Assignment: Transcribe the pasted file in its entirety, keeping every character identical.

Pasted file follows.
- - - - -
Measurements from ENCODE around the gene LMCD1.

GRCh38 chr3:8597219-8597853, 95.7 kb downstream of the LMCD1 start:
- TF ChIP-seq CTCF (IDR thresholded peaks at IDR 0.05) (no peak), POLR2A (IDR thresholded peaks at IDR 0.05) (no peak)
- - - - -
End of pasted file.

Measurements from ENCODE around the gene LMCD1.

GRCh38 chr3:8597219-8597853, 95.7 kb downstream of the LMCD1 start:
- TF ChIP-seq CTCF (IDR thresholded peaks at IDR 0.05) (no peak), POLR2A (IDR thresholded peaks at IDR 0.05) (no peak)